100 Years Ago

From the East Oregonian

June 27, 1909

Clarence Morse, Harry Morse, his son, and J. Ellsworth were arraigned in police court this morning on the charge of stealing a calf belonging to J.R. Marple. Warrants of arrest had also been issued for Ray King and a young fellow giving the name of Sandow but the last two have not been located. As the evidence against the three arraigned this morning was insufficient to warrant holding them to the grand jury the case against them was dismissed. According to the evidence introduced this morning, the two young men who are missing had killed the calf, quartered it and had it sacked up by the roadside when these other three men came along with pack horses and transported the meat to where the ?butchers? could dispose of it. The men arraigned this morning insisted that their coming along with pack horses was just a ?happen so.?

50 Years Ago

From the East Oregonian

June 27, 1959

The European woods are full of tourists this year, but Mr. and Mrs. Rodney Hughes of Pendleton do not intend to be among them. The Hugheses will be touring Europe alright, but in a very unorthodox manner. They?ll be touring by bicycle. They left June 20 to drive to Portland, where they took a plane to Shannon, Ireland. They will cross the channel to England and buy their cycles from a factory near London. Their tentative itinerary includes cycling across France through Germany to Denmark. The met an exchange student at University of Oregon who lives in Copenhagen, and he has invited then to visit him.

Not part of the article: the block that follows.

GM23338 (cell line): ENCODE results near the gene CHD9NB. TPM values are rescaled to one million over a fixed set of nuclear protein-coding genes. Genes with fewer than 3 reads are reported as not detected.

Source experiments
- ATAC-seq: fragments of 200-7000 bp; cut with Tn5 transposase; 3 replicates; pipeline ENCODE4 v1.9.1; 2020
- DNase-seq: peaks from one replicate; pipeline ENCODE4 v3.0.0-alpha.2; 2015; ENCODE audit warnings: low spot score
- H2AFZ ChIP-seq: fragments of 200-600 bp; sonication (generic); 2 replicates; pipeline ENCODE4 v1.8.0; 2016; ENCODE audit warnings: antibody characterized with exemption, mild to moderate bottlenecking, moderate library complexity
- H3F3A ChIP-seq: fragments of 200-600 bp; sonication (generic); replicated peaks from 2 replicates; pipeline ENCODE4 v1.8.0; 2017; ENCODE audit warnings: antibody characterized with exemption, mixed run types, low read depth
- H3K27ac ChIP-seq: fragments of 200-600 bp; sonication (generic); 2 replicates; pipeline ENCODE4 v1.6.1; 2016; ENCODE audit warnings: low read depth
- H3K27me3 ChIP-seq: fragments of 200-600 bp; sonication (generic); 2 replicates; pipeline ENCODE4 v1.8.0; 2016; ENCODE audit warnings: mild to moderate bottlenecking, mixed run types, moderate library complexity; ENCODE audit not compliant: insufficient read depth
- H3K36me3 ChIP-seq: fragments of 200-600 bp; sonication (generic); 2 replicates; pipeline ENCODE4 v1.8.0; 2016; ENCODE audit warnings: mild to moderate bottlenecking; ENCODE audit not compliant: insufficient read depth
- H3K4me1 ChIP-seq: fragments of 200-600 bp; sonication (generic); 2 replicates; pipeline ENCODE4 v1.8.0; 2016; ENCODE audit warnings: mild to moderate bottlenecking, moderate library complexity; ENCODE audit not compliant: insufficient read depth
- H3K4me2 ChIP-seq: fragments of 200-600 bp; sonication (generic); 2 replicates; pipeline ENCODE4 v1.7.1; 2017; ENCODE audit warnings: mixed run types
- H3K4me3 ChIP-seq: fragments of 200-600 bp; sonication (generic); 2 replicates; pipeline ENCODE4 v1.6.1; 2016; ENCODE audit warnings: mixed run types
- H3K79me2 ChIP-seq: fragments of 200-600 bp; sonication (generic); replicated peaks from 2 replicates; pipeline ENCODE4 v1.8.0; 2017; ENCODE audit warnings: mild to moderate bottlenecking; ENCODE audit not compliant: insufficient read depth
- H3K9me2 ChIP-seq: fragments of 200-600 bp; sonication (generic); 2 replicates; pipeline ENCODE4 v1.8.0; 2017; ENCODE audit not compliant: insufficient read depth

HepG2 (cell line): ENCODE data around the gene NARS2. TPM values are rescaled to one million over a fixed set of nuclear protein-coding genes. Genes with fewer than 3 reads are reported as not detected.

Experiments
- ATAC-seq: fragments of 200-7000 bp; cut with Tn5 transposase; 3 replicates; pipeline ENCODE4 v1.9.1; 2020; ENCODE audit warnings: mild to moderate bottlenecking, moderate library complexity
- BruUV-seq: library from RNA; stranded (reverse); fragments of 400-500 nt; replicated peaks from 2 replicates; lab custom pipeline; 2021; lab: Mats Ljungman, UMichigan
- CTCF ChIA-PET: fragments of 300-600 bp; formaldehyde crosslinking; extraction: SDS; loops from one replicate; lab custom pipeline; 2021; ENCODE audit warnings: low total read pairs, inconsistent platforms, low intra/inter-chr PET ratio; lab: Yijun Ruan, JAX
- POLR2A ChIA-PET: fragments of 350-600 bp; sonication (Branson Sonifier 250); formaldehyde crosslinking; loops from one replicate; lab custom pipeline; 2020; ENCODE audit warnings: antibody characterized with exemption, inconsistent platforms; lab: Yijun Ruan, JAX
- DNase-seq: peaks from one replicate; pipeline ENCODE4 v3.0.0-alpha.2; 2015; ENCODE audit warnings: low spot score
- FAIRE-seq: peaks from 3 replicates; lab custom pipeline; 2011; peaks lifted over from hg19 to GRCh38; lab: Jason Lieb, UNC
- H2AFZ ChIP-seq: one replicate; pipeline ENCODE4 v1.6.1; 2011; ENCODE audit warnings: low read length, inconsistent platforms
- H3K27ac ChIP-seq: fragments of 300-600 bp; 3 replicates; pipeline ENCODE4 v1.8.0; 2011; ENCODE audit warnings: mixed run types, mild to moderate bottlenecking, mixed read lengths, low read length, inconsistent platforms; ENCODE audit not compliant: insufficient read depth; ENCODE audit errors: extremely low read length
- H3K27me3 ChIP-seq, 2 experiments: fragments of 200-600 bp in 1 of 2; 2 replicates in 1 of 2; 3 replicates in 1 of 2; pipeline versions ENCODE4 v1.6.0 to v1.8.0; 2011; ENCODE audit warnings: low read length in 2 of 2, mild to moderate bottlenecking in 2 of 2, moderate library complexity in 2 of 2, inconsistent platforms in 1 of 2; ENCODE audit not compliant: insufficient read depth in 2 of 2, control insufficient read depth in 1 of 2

25 Years Ago

From the East Oregonian

June 27, 1984

The hardwood floors gleamed and green curtains fluttered in the windows. ?We worked hard to get it this far,? explained Norma Null, a volunteer in the senior meal program. ?Lots of things are left to do,? Mrs. Null was talking about the Hermiston Senior Center, dedicated Tuesday before about 180 seniors. Once known as Park Hall, the fairgrounds building was moved in 1982 a few hundred feet to its present site on Orchard Avenue. Volunteers have extensively remodeled the building in the meantime. Park Hall had been built at the fairgrounds in the mid-1930s and was the only major building to survive the fairgrounds fire of 1955. Instead of demolishing the building to make way for a new post office, the City Council in 1981 donated the building to the senior citizens. The city picked up the $15,000 cost of moving Park Hall from one end of the fairgrounds to the other. With another $25,000 donation from the city, senior citizens built a 1,000 square-foot addition for bathrooms, a kitchen, storage and a meeting area.

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